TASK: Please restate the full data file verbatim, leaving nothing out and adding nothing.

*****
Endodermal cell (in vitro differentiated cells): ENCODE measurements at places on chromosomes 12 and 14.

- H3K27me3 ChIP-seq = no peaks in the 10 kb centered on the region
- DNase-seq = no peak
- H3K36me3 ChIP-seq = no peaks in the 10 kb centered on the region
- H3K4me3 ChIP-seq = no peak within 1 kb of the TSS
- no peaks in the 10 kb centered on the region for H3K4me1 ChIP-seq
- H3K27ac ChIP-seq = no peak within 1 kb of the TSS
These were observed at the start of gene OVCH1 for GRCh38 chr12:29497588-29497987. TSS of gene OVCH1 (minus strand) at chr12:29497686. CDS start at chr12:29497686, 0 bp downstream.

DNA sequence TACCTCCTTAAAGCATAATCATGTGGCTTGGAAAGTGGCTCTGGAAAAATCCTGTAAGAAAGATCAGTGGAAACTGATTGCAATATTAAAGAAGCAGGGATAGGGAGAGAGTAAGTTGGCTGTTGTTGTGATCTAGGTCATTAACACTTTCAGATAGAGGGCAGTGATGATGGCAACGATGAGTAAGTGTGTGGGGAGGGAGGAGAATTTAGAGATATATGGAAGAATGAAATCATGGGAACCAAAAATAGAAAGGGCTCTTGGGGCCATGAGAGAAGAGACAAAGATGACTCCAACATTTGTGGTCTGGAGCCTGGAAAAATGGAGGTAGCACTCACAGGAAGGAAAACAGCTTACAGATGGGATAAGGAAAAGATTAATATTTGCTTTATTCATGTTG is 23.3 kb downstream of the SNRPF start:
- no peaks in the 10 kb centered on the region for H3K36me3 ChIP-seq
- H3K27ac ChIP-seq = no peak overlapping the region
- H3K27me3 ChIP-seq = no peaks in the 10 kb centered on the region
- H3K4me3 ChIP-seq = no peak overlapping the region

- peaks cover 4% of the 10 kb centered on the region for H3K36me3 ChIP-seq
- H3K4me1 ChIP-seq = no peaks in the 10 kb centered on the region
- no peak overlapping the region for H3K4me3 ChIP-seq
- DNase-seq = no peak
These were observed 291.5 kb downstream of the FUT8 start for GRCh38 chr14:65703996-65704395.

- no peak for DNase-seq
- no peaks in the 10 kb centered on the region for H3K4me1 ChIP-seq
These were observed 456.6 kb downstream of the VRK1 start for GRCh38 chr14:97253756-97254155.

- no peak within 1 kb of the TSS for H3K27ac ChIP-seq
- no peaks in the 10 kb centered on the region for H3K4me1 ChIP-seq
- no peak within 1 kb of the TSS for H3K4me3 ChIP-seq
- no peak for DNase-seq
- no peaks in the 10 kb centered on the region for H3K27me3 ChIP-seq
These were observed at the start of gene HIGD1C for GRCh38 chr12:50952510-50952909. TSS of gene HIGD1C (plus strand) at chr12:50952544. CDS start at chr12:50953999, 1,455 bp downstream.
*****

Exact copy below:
Endodermal cell (in vitro differentiated cells): ENCODE measurements at places on chromosomes 12 and 14.

- H3K27me3 ChIP-seq = no peaks in the 10 kb centered on the region
- DNase-seq = no peak
- H3K36me3 ChIP-seq = no peaks in the 10 kb centered on the region
- H3K4me3 ChIP-seq = no peak within 1 kb of the TSS
- no peaks in the 10 kb centered on the region for H3K4me1 ChIP-seq
- H3K27ac ChIP-seq = no peak within 1 kb of the TSS
These were observed at the start of gene OVCH1 for GRCh38 chr12:29497588-29497987. TSS of gene OVCH1 (minus strand) at chr12:29497686. CDS start at chr12:29497686, 0 bp downstream.

DNA sequence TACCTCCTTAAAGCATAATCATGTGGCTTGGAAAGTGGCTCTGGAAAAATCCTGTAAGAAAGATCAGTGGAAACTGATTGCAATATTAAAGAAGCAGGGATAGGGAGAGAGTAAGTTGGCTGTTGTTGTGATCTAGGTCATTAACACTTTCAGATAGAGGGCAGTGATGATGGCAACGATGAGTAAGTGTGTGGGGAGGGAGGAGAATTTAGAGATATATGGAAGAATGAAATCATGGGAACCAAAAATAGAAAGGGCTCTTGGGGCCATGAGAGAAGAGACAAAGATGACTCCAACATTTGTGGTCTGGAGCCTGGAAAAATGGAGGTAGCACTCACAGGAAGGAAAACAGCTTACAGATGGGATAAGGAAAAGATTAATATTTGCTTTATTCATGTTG is 23.3 kb downstream of the SNRPF start:
- no peaks in the 10 kb centered on the region for H3K36me3 ChIP-seq
- H3K27ac ChIP-seq = no peak overlapping the region
- H3K27me3 ChIP-seq = no peaks in the 10 kb centered on the region
- H3K4me3 ChIP-seq = no peak overlapping the region

- peaks cover 4% of the 10 kb centered on the region for H3K36me3 ChIP-seq
- H3K4me1 ChIP-seq = no peaks in the 10 kb centered on the region
- no peak overlapping the region for H3K4me3 ChIP-seq
- DNase-seq = no peak
These were observed 291.5 kb downstream of the FUT8 start for GRCh38 chr14:65703996-65704395.

- no peak for DNase-seq
- no peaks in the 10 kb centered on the region for H3K4me1 ChIP-seq
These were observed 456.6 kb downstream of the VRK1 start for GRCh38 chr14:97253756-97254155.

- no peak within 1 kb of the TSS for H3K27ac ChIP-seq
- no peaks in the 10 kb centered on the region for H3K4me1 ChIP-seq
- no peak within 1 kb of the TSS for H3K4me3 ChIP-seq
- no peak for DNase-seq
- no peaks in the 10 kb centered on the region for H3K27me3 ChIP-seq
These were observed at the start of gene HIGD1C for GRCh38 chr12:50952510-50952909. TSS of gene HIGD1C (plus strand) at chr12:50952544. CDS start at chr12:50953999, 1,455 bp downstream.